• Andrew Scott

Useful Fictions

I have been thinking about the concept of useful fictions a lot, recently. The Shifting Stories approach springs from a desire to get ever closer to the truth, and for that reason, I try always to be careful to be clear when I am making a truth-claim and when I am not.

However, there are many approaches, techniques, and ways of thinking that are demonstrably not true (and some that are not demonstrably true) and yet may be useful in a particular context. That is what I mean by a Useful Fiction.

One obvious example comes from the work of Nancy Kline and her Thinking Environment. The useful fiction there is that everyone in a group is an equal in terms of their thinking. Clearly the odds are against that being true; but as a working principle it is very useful, and defends a deeper truth: that we do not know who is the best thinker in a group. Naturally we may have views on that, and naturally, they may differ, so the Useful Fiction is very useful indeed.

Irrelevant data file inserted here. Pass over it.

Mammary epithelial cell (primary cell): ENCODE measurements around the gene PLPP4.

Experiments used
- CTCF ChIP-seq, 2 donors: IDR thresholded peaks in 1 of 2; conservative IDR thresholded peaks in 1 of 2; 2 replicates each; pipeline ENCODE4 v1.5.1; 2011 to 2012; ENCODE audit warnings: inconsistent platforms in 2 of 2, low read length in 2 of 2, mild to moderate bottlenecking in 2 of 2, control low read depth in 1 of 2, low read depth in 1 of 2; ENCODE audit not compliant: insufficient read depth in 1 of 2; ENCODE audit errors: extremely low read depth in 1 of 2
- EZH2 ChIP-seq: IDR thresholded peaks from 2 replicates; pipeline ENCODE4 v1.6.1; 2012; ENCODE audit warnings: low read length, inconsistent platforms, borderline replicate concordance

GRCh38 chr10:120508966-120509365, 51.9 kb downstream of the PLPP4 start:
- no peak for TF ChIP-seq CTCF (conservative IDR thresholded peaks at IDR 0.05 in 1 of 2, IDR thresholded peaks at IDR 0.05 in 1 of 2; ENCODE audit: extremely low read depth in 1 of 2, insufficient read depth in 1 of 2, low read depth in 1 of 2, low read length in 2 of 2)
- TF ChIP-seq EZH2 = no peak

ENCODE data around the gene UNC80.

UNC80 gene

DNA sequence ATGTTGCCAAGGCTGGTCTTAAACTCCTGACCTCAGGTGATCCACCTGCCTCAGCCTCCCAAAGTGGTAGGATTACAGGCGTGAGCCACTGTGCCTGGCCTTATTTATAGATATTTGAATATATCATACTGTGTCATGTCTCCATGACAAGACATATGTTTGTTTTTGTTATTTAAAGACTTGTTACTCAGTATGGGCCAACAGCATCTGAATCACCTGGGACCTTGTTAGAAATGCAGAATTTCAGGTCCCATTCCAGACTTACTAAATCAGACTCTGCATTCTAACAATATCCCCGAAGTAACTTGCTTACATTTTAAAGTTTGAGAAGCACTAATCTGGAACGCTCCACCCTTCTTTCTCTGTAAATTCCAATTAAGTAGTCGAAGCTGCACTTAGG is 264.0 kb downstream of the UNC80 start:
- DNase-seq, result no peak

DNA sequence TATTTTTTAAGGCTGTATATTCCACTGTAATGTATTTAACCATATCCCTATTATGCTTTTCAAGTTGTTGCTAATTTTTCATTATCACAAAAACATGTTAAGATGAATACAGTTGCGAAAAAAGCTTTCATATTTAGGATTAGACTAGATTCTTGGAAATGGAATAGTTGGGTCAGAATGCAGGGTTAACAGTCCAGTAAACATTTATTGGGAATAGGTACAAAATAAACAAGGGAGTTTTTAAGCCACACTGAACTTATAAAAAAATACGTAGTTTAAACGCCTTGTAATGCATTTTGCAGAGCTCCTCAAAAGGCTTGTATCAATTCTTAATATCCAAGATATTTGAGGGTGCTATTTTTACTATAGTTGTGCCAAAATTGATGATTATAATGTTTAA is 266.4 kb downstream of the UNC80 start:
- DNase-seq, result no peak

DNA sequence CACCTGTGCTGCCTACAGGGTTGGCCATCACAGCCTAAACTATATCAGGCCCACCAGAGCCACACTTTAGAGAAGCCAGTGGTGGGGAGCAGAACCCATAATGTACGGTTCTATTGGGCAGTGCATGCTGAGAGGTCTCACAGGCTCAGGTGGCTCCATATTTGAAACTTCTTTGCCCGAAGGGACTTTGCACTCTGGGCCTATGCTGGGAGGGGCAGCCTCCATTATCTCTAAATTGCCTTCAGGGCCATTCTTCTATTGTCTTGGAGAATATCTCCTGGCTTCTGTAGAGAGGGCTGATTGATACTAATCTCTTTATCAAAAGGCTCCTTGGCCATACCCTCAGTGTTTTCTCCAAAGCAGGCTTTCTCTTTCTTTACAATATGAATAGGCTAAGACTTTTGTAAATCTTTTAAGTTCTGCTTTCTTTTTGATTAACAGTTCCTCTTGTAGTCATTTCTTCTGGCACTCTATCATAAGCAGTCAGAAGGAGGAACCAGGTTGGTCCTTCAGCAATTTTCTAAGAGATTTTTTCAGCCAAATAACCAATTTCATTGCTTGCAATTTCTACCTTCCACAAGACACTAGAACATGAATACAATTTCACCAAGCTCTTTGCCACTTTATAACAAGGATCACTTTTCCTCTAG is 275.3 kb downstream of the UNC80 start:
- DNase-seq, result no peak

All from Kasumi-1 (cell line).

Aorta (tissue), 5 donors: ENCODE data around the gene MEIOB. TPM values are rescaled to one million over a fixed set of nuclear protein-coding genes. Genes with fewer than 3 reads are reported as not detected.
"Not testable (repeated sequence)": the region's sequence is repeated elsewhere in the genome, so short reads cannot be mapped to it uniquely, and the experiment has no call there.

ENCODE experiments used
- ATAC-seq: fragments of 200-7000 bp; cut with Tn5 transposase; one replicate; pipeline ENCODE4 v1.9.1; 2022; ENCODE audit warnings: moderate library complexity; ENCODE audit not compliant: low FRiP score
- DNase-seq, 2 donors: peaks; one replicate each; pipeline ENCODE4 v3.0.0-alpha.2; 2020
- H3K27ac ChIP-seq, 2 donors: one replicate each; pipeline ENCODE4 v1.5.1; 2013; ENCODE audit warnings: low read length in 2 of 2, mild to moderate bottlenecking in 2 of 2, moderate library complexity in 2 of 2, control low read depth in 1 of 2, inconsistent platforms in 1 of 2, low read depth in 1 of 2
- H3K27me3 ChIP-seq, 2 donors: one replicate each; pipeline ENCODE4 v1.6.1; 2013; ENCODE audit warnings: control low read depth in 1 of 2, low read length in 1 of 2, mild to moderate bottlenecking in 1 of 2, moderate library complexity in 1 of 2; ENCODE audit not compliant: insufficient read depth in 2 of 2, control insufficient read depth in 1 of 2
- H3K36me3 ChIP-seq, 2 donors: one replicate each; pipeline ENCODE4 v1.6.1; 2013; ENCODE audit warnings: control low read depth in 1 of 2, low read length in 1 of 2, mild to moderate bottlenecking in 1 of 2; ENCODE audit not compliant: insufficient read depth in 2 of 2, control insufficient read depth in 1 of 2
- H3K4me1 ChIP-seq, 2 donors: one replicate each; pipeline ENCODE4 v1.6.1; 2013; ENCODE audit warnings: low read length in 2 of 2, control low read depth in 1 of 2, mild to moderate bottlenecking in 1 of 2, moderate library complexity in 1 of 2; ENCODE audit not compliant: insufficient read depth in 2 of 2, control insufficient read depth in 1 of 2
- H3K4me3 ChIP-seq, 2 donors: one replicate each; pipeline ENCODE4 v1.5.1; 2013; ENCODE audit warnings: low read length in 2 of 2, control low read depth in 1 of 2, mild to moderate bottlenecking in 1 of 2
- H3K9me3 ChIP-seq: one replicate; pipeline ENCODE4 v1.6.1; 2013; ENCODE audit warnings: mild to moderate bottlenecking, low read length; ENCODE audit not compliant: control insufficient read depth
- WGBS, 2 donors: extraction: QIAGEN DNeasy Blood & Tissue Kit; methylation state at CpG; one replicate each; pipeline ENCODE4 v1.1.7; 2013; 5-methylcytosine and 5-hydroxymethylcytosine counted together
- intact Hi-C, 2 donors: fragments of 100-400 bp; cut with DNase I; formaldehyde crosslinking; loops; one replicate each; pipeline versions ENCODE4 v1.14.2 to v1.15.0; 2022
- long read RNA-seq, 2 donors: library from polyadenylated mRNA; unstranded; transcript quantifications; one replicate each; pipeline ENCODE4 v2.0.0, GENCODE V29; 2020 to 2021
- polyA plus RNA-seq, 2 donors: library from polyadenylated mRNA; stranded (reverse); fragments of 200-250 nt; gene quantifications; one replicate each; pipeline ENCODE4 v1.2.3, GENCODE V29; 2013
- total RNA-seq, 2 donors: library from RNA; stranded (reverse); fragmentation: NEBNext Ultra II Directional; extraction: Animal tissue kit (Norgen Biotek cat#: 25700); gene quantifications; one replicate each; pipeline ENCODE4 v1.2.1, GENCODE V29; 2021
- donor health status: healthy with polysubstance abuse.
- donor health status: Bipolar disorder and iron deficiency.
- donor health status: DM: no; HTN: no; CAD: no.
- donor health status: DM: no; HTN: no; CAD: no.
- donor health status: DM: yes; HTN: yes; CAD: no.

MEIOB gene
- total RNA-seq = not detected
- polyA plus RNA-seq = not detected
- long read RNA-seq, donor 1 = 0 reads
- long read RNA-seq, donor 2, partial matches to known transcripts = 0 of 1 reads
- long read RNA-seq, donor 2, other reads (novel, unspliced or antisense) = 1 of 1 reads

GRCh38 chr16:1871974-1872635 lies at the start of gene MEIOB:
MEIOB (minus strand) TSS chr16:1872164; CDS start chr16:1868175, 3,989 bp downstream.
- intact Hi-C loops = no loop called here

I think a similar principle applies, though with more caution, to things like the Myers Briggs Type Indicator. I do not think its personality types are true in any absolute sense. The constructs are questionable, the underlying Jungian thinking is highly dubious in many ways… and yet the typology does provide the stimulus for useful conversations that again defend a deeper truth: that we are different in many ways, and similar in many others; and that exploring these differences in a way that is free of attack and defence is a valuable thing to do.

I am sure there are many other instances of Useful Fictions to explore, and I am still formulating my thinking on the concept, so would be particularly interested in your views.